Harmed Centrix Borrowers Set to Receive Settlement
Vehicle loan borrowers who incurred losses from the defunct Centrix Financial LLC’s indirect lending program are set to receive their share of a $2.6 million settlement, a Kansas judge recently ordered.
According to law firm Walters, Benders, Strohbehn Vaughan PC in Kansas City, Mo., which handled one of the cases against subprime lender Centrix, the settlement of a class action suit from borrowers with the $65 million Kansas Teachers Community Credit Union against Centrix was announced Feb. 3. A judge approved the settlement May 19, confirmed R. Frederick Walters, president of the law firm.
The settlement allows for the 140 class action claimants to receive a cash payment averaging approximately $9,315, plus a write-off of any deficiency or account balances remaining on their vehicle loans, which amounts to an average of approximately $8,968, according to the law firm.
The next step is a 40-day waiting period to allow for any appeals. Walters said if there are none, the settlement will be distributed.
"Everyone knows how important credit scores are. The interesting part is that there are other benefits to the settlement such as an opportunity to improve their credit scores and any deficiency balances after their cars were possessed will also be forgiven," Walters told Credit Union Times.
The claimants are also entitled to correction of their credit report by removal of any negative reporting by the credit union with respect to the vehicle loan.
Members claimed violations of Missouri's Uniform Commercial Code and Merchandising Practices Act against the credit union resulting from its participation in a subprime motor vehicle financing program with Centrix, which resulted in the repossession of their motor vehicles.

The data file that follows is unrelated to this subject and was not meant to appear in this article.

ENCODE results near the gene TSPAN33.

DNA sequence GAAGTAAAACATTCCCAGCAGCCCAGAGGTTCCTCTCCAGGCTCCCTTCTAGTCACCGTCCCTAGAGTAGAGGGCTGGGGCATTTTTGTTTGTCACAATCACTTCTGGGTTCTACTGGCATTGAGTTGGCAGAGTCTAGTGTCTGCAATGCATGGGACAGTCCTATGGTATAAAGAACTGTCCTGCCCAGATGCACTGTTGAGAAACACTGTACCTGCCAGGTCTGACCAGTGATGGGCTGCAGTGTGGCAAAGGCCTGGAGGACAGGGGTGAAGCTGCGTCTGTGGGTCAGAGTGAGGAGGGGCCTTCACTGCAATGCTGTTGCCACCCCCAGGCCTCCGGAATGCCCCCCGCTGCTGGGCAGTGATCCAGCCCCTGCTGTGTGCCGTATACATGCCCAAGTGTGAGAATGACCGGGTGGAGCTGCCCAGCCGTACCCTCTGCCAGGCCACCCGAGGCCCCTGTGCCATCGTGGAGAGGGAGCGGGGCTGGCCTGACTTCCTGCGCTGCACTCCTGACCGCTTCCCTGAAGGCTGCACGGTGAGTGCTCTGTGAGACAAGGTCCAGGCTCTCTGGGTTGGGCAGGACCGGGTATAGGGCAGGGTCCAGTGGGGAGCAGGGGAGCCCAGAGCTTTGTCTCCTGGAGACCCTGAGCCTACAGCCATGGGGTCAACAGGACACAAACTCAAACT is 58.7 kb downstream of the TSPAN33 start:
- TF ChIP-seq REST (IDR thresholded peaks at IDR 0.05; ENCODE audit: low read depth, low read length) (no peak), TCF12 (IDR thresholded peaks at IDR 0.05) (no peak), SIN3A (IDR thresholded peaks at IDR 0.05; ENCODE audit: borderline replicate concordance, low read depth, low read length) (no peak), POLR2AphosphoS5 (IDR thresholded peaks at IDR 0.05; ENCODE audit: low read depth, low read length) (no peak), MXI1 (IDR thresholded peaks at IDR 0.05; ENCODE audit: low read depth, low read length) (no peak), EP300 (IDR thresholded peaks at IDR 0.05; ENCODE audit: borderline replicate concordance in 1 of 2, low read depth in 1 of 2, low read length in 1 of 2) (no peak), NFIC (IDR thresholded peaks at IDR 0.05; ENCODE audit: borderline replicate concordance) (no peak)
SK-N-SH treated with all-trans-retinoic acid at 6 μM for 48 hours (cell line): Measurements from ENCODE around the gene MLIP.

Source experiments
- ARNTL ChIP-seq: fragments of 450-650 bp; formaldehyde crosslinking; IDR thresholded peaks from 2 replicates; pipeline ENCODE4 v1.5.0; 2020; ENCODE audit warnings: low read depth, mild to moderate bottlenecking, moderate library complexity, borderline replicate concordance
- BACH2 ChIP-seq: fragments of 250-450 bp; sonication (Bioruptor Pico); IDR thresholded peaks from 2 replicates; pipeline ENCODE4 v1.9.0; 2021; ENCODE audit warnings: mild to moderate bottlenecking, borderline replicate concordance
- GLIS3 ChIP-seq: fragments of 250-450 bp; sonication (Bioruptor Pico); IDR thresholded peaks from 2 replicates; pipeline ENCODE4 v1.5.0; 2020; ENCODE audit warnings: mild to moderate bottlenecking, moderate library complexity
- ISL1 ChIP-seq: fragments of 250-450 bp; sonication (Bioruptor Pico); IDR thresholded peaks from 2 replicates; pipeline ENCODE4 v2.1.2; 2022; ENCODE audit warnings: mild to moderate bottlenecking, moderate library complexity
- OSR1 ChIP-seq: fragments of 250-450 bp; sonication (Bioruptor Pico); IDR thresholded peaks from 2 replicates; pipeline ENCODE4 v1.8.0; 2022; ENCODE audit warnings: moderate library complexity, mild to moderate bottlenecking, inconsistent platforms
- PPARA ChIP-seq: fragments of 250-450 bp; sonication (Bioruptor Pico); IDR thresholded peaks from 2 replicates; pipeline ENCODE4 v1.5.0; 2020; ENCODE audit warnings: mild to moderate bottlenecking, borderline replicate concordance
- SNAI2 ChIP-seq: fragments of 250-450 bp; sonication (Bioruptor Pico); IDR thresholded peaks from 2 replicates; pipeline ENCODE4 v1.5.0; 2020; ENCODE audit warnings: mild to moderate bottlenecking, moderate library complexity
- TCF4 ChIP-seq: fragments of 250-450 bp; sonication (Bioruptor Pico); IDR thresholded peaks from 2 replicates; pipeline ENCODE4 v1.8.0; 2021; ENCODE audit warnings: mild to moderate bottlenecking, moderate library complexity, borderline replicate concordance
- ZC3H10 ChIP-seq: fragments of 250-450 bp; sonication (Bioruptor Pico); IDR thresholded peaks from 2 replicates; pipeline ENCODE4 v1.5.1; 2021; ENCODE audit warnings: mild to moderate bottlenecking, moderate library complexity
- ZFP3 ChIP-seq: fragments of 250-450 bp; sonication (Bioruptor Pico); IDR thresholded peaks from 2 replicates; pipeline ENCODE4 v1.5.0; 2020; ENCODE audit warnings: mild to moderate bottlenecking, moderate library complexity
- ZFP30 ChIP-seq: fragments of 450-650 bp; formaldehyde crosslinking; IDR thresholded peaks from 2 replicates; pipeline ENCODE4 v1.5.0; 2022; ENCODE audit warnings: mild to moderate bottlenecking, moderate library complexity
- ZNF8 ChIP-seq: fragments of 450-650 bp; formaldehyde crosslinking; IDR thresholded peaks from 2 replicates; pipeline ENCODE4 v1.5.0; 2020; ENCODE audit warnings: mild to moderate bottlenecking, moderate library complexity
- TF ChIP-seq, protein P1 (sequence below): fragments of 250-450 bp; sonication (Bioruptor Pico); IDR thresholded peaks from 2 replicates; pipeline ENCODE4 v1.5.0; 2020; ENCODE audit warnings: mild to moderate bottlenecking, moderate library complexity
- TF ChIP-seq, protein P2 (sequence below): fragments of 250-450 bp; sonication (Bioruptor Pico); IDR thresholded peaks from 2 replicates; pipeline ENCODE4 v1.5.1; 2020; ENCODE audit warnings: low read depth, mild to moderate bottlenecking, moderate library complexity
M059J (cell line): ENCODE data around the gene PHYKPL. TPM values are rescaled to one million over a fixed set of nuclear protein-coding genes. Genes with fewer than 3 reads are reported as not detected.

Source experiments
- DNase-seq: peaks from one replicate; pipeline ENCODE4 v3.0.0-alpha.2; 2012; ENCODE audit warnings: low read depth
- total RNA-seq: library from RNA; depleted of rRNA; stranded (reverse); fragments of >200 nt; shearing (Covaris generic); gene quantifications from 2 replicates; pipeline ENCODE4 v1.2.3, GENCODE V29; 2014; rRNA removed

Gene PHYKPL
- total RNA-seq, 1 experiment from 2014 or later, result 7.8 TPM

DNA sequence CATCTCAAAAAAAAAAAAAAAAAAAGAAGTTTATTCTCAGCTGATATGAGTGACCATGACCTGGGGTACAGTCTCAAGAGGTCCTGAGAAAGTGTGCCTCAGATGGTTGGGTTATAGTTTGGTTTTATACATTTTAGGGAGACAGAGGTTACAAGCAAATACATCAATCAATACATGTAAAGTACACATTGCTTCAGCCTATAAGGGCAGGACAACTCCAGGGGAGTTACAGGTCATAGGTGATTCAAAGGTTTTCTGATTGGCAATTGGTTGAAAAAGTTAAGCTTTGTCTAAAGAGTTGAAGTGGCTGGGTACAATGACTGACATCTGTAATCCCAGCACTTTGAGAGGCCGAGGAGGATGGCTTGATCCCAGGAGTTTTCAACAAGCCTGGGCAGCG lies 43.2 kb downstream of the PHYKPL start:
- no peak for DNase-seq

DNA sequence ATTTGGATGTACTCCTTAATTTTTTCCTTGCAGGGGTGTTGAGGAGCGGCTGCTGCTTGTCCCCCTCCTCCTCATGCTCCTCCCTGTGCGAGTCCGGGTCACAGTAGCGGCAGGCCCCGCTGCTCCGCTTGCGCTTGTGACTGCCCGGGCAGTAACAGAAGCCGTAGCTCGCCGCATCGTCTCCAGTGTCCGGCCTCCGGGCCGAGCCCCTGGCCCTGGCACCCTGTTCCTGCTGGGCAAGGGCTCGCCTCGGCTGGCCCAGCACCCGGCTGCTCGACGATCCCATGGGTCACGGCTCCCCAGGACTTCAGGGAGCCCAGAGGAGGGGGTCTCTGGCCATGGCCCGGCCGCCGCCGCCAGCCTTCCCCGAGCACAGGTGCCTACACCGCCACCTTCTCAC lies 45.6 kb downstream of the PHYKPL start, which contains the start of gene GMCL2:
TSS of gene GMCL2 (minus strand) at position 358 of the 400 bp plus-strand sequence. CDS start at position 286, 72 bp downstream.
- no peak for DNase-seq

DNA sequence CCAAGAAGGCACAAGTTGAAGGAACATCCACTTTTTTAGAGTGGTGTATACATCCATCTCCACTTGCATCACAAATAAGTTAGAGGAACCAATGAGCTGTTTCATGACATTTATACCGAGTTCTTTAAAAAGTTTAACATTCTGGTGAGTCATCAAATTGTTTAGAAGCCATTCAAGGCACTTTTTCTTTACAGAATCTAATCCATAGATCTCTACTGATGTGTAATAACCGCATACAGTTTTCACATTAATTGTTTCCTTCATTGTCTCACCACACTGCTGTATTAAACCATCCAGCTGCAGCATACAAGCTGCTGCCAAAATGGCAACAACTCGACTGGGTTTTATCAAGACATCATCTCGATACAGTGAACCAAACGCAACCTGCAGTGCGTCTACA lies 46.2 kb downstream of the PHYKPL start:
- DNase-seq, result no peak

Kansas Teachers Community CU did not provide a comment.
More than two-thirds of Centrix’s portfolio was owned by nearly 230 credit unions. At one point, the lender underwrote more than 250,000 loans totaling $4 billion. Many credit unions and others filed claims to collect millions against the company after its portfolio management program went under. Centrix eventually filed for bankruptcy and later morphed into other companies, the latest being Peak5 Financial, which closed its business in July 2009.
In July 2006, the NCUA put a rule in place that limits the amount credit unions can have in indirect vehicle loans serviced by third-parties that are not federally insured depository institutions. The guidelines are loans can be serviced by any single third-party to 50% of a credit union's net worth during the first 30 months of a new third-party servicing relationship and to 100% of the credit union's net worth after the initial 30-month period.